44 Scotland Street: The switching on of magnets

Illustration: Iain McIntosh
Illustration: Iain McIntosh
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There was still time, of course. Bruce was primed, but could be disarmed, or whatever it was that one did to a missile one no longer wished to launch.

As she returned to the living room, Pat saw that Anichka was deep in conversation with Elspeth, while Bruce and Matthew were standing by the window, with Bruce holding forth volubly to his cornered friend. Matthew caught Pat’s eye with one of those looks that plead for social rescue. She would go to his aid, but for the moment she was relieved to see that the situation was clearly controllable. All she would have to do was discreetly to alter the seating plan and then have a quiet word with Bruce, telling him that the whole plan was off.

She crossed the room to join Matthew and Bruce. Bruce was talking about Dublin.

“Great place,” he said. “I went over when we last played Ireland. We lost, but it wasn’t our fault.”

Pat smiled. “Whose was it, then?”

Bruce looked at her with condescension. “Do you know anything about rugby, Pat?”

“I’ve seen it played.”

Bruce laughed. “Oh, in that case you’ll know what I mean when I say that the Irish distracted the ref. That’s what they always do – they distract the ref so that he doesn’t see what’s going on.”

“But you do?”

“Too true. If they hadn’t distracted the ref, we would have scored another couple of tries.”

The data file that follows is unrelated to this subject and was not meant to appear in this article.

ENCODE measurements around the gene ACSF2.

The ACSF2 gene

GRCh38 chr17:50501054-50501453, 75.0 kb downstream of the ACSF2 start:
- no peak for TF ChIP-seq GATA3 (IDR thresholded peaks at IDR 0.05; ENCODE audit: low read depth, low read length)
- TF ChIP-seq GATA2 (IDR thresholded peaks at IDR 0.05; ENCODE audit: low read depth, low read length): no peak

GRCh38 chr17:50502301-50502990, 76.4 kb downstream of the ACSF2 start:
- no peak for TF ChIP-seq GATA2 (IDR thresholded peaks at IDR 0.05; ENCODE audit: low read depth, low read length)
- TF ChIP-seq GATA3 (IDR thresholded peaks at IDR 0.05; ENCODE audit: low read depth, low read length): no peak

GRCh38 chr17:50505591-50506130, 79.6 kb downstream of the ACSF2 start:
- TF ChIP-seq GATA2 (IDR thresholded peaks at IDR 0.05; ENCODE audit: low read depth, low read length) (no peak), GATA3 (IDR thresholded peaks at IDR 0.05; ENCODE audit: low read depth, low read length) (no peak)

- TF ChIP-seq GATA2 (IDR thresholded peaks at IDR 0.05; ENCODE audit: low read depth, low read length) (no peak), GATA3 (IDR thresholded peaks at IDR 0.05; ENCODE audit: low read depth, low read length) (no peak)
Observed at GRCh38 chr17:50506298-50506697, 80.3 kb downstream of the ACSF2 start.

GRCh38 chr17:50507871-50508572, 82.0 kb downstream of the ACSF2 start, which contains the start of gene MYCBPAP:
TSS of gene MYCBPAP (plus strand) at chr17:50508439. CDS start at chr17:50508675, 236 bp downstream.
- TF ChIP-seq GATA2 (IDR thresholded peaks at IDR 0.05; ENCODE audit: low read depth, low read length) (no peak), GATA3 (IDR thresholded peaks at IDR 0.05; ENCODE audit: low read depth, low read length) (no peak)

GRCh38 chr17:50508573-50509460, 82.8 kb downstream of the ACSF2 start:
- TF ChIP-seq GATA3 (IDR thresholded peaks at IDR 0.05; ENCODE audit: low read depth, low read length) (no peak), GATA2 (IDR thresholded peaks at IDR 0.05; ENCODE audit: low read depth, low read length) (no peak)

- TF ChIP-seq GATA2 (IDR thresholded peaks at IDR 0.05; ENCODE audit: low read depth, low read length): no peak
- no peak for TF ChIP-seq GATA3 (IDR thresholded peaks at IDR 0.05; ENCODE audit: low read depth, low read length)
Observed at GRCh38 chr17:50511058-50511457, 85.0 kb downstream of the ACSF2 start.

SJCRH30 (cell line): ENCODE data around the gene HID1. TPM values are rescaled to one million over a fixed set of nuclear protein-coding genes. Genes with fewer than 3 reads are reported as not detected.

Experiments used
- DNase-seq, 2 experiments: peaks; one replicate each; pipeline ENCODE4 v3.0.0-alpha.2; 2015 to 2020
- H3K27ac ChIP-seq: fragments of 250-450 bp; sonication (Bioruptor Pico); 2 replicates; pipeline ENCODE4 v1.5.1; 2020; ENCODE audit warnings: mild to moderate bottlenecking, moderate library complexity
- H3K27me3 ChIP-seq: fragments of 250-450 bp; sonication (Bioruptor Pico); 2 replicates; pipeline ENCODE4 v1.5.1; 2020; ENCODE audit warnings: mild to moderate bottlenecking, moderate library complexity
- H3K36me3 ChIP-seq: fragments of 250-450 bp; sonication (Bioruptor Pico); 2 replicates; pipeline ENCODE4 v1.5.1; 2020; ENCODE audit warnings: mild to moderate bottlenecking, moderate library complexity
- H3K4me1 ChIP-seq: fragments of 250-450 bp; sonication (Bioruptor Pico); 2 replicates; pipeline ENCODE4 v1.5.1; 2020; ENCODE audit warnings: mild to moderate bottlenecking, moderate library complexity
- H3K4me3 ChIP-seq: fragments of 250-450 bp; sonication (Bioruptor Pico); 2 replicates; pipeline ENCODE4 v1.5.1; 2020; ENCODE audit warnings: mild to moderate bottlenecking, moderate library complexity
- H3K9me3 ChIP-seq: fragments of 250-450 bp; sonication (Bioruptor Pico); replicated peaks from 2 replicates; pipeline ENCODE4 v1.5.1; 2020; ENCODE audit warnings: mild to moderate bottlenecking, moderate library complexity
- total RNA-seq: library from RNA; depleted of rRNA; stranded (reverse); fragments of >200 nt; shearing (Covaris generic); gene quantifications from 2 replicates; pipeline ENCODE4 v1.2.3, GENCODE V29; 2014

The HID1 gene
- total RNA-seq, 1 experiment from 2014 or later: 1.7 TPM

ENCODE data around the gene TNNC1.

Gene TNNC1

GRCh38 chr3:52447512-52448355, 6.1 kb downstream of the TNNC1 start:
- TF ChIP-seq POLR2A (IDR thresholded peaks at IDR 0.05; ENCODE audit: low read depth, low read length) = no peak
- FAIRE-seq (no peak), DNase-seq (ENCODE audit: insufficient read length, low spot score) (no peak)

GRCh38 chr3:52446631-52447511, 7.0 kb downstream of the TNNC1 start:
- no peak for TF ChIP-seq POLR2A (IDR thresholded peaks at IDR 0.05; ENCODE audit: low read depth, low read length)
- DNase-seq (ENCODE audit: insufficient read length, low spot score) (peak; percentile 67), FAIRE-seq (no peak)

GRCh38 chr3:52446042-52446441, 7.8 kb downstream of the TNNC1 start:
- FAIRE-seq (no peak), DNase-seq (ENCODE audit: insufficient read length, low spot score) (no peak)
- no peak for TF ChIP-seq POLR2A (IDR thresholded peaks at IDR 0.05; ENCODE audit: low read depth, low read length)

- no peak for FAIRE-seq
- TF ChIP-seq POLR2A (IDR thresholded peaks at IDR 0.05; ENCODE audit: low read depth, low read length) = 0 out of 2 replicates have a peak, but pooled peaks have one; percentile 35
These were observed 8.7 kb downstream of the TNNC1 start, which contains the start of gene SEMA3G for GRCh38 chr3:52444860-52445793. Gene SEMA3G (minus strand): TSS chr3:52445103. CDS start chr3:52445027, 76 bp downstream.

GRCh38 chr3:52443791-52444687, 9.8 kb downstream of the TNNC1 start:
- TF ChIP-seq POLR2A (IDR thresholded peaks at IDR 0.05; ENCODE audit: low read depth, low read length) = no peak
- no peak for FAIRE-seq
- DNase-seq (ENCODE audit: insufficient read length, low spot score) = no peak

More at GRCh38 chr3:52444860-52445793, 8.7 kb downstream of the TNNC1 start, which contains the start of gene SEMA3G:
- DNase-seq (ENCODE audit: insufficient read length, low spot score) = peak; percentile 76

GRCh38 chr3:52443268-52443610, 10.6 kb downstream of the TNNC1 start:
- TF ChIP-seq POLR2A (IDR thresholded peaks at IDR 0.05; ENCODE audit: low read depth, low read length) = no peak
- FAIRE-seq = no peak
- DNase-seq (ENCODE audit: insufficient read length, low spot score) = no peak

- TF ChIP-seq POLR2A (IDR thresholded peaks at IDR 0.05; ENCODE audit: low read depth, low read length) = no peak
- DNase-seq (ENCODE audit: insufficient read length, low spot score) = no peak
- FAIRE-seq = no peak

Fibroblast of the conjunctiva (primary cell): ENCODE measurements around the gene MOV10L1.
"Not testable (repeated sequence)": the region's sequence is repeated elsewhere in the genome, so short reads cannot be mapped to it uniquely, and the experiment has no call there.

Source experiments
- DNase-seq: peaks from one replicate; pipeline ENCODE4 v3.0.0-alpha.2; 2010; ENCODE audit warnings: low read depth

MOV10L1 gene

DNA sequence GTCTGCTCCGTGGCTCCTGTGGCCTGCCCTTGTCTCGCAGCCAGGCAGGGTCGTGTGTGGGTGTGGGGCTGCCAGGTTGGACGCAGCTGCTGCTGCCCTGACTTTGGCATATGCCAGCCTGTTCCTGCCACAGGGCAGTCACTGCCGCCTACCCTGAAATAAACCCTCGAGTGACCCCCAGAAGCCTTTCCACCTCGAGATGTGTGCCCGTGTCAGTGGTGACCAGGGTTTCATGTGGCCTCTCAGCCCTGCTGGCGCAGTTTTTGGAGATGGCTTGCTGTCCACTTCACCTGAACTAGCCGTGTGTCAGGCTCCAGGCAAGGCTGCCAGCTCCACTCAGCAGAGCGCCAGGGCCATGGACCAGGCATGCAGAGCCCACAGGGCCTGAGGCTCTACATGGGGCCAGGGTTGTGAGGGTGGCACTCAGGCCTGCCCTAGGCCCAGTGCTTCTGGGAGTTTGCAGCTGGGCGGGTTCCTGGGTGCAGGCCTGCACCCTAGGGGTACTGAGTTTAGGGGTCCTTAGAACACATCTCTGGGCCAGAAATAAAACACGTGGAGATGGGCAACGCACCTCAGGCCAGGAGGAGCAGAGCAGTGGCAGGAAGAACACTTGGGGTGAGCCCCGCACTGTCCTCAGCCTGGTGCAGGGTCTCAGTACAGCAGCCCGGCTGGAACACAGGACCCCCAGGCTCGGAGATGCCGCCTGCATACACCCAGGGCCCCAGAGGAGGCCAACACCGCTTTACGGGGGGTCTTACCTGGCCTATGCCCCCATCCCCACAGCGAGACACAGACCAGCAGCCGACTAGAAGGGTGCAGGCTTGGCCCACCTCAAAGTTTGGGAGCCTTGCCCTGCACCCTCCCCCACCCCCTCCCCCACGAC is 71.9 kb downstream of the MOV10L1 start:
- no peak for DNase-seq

Pat raised an eyebrow. “Oh well.”

“But Dublin is a great place to go for a weekend, no matter what happens,” Bruce continued. “We went to this pub called the Palace Bar. Near Trinity. Fantastic craic.”

“Interesting word,” said Matthew.

“Craic?” said Bruce. “Yes – if you need to ask what it means, that means you’re not having it.”

Pat caught Matthew’s eye again. She lowered her voice. “The plan is off,” she said.

“What?” asked Bruce.

Pat leaned forward. “Don’t do it,” she whispered.

Matthew frowned. “What’s changed?” he asked.

Pat looked over her shoulder. “Everything,” she said. She looked intently at Bruce. “I just don’t want you to exercise your charm. It’s off.”

Bruce rolled his eyes. “You sure?”

“Yes, I’m very sure. I think I’m wrong about …” She lowered her voice still further even though there was no ­danger of her being overheard: Elspeth and Anichka were at the opposite end of the room, having now been joined by Dr MacGregor. They seemed immersed in their own conversation and would not be able to pick up what Pat was ­saying. She completed her sentence. “I’m wrong about her.”

Bruce made a gesture of resignation. “Oh well,” he said. “Her loss.”

Matthew gave him a withering look, but it went unnoticed.

“I’ll change the seating arrangements,” said Pat.

Bruce held up a hand. “No, don’t do that. Let me sit next to her – as per plan. I give you my word I won’t switch on the magnets.”

“Why do you want to sit next to her?”

“Interest,” said Bruce.

“You promise you won’t try it on?”

Bruce gave her a broad smile. ‘Do I look like the sort of man who would try it on? Is that what you think of me?”

Pat ignored his question. “I think we should start the meal,” she said loudly, to the entire room. And then to ­Matthew, “Will you help me bring stuff through?”

Matthew agreed, and when they were both in the kitchen, Pat said to him, “How can you tolerate it, Matthew? How can you put up with him?”